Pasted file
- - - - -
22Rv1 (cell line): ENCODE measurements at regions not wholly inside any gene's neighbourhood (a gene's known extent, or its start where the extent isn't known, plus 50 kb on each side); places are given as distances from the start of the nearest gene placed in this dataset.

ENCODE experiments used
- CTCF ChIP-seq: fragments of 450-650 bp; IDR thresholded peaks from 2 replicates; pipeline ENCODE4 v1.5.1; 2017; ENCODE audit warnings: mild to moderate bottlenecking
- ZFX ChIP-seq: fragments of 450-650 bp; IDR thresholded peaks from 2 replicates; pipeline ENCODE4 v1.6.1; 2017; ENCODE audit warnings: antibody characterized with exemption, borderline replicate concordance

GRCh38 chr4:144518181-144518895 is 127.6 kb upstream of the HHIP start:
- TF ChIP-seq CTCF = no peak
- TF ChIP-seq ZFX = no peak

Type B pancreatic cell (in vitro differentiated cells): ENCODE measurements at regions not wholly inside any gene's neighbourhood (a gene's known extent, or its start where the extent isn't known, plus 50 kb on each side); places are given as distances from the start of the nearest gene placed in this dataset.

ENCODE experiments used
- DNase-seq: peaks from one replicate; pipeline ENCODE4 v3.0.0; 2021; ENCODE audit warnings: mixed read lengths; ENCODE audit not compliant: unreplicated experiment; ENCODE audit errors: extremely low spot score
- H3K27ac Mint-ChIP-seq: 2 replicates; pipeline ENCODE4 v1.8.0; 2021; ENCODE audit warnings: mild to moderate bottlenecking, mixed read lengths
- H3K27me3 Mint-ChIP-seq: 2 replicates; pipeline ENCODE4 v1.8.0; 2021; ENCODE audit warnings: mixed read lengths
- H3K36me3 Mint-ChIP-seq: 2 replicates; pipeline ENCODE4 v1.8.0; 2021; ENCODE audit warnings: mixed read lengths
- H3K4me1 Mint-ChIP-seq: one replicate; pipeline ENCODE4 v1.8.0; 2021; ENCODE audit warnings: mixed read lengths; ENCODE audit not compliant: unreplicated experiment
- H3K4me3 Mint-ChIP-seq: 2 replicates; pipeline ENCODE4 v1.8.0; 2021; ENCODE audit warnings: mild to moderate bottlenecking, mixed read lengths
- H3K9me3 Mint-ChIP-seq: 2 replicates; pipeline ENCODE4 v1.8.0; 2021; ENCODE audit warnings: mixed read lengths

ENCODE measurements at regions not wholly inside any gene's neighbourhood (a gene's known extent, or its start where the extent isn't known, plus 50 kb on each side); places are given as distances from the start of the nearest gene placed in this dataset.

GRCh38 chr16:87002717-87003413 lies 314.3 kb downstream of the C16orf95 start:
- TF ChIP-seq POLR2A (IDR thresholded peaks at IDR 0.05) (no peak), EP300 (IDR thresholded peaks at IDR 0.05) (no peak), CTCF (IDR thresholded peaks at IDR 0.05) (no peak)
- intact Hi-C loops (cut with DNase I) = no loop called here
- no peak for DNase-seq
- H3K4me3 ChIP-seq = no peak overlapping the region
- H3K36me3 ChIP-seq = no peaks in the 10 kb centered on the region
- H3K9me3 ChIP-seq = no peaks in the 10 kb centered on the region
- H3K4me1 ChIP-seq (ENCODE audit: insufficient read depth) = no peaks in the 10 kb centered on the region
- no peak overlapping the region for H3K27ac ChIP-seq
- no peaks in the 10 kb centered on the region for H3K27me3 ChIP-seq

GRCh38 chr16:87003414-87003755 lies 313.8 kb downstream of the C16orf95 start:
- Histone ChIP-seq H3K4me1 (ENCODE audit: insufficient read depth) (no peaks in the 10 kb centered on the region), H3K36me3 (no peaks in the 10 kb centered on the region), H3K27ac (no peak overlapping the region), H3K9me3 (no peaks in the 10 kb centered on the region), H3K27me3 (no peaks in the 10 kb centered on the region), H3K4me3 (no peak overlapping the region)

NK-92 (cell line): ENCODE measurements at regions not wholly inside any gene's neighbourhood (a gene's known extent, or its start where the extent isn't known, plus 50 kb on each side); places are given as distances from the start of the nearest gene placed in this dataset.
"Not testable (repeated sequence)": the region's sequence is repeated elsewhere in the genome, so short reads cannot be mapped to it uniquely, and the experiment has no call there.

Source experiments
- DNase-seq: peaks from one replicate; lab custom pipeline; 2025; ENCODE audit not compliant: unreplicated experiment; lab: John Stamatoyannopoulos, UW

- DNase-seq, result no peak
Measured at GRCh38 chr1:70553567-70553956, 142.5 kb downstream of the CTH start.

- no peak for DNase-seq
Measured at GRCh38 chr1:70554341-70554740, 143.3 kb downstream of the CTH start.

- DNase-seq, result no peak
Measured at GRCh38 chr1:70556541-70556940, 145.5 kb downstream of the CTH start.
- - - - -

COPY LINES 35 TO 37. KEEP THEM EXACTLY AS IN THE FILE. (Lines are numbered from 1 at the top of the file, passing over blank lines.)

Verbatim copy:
Measured at GRCh38 chr1:70553567-70553956, 142.5 kb downstream of the CTH start.

- no peak for DNase-seq
Measured at GRCh38 chr1:70554341-70554740, 143.3 kb downstream of the CTH start.